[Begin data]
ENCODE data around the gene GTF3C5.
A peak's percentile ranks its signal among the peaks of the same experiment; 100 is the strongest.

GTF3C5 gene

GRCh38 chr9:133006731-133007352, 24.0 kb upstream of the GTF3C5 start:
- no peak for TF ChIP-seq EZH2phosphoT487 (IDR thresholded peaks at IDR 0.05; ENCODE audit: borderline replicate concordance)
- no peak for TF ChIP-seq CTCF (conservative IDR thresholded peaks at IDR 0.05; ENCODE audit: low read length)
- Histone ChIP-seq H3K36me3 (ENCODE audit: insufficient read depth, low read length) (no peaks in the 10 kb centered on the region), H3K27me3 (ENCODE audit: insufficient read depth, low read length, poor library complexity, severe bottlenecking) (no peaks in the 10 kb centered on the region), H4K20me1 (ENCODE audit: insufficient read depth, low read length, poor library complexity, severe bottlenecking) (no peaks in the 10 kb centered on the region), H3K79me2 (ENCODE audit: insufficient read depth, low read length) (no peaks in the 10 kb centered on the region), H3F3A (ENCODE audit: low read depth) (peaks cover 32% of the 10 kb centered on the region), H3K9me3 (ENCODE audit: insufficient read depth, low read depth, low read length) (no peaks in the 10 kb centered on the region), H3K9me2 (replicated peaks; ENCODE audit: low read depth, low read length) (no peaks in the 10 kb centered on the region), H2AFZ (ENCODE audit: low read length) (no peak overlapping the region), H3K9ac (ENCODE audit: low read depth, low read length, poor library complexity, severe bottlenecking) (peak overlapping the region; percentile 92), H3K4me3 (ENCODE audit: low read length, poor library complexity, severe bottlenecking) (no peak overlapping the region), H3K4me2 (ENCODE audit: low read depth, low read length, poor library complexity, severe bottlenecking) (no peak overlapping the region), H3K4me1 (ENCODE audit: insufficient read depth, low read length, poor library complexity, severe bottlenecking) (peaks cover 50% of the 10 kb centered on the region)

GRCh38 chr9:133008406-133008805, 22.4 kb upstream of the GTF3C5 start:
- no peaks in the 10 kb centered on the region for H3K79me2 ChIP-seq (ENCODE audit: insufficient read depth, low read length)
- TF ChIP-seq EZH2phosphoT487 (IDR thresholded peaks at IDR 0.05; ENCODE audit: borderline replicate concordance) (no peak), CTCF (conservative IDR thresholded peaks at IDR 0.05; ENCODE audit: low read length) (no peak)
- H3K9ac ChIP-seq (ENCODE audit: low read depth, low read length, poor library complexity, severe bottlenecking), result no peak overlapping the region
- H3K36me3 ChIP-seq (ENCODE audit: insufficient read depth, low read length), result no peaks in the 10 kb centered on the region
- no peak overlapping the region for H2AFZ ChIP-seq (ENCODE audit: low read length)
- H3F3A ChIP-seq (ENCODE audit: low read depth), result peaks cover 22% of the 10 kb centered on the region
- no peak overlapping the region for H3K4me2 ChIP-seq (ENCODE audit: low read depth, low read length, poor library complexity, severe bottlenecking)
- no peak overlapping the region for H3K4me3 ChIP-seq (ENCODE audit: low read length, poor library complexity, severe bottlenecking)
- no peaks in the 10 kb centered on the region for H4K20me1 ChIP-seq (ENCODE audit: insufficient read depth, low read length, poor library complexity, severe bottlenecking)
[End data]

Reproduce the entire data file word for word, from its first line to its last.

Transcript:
ENCODE data around the gene GTF3C5.
A peak's percentile ranks its signal among the peaks of the same experiment; 100 is the strongest.

GTF3C5 gene

GRCh38 chr9:133006731-133007352, 24.0 kb upstream of the GTF3C5 start:
- no peak for TF ChIP-seq EZH2phosphoT487 (IDR thresholded peaks at IDR 0.05; ENCODE audit: borderline replicate concordance)
- no peak for TF ChIP-seq CTCF (conservative IDR thresholded peaks at IDR 0.05; ENCODE audit: low read length)
- Histone ChIP-seq H3K36me3 (ENCODE audit: insufficient read depth, low read length) (no peaks in the 10 kb centered on the region), H3K27me3 (ENCODE audit: insufficient read depth, low read length, poor library complexity, severe bottlenecking) (no peaks in the 10 kb centered on the region), H4K20me1 (ENCODE audit: insufficient read depth, low read length, poor library complexity, severe bottlenecking) (no peaks in the 10 kb centered on the region), H3K79me2 (ENCODE audit: insufficient read depth, low read length) (no peaks in the 10 kb centered on the region), H3F3A (ENCODE audit: low read depth) (peaks cover 32% of the 10 kb centered on the region), H3K9me3 (ENCODE audit: insufficient read depth, low read depth, low read length) (no peaks in the 10 kb centered on the region), H3K9me2 (replicated peaks; ENCODE audit: low read depth, low read length) (no peaks in the 10 kb centered on the region), H2AFZ (ENCODE audit: low read length) (no peak overlapping the region), H3K9ac (ENCODE audit: low read depth, low read length, poor library complexity, severe bottlenecking) (peak overlapping the region; percentile 92), H3K4me3 (ENCODE audit: low read length, poor library complexity, severe bottlenecking) (no peak overlapping the region), H3K4me2 (ENCODE audit: low read depth, low read length, poor library complexity, severe bottlenecking) (no peak overlapping the region), H3K4me1 (ENCODE audit: insufficient read depth, low read length, poor library complexity, severe bottlenecking) (peaks cover 50% of the 10 kb centered on the region)

GRCh38 chr9:133008406-133008805, 22.4 kb upstream of the GTF3C5 start:
- no peaks in the 10 kb centered on the region for H3K79me2 ChIP-seq (ENCODE audit: insufficient read depth, low read length)
- TF ChIP-seq EZH2phosphoT487 (IDR thresholded peaks at IDR 0.05; ENCODE audit: borderline replicate concordance) (no peak), CTCF (conservative IDR thresholded peaks at IDR 0.05; ENCODE audit: low read length) (no peak)
- H3K9ac ChIP-seq (ENCODE audit: low read depth, low read length, poor library complexity, severe bottlenecking), result no peak overlapping the region
- H3K36me3 ChIP-seq (ENCODE audit: insufficient read depth, low read length), result no peaks in the 10 kb centered on the region
- no peak overlapping the region for H2AFZ ChIP-seq (ENCODE audit: low read length)
- H3F3A ChIP-seq (ENCODE audit: low read depth), result peaks cover 22% of the 10 kb centered on the region
- no peak overlapping the region for H3K4me2 ChIP-seq (ENCODE audit: low read depth, low read length, poor library complexity, severe bottlenecking)
- no peak overlapping the region for H3K4me3 ChIP-seq (ENCODE audit: low read length, poor library complexity, severe bottlenecking)
- no peaks in the 10 kb centered on the region for H4K20me1 ChIP-seq (ENCODE audit: insufficient read depth, low read length, poor library complexity, severe bottlenecking)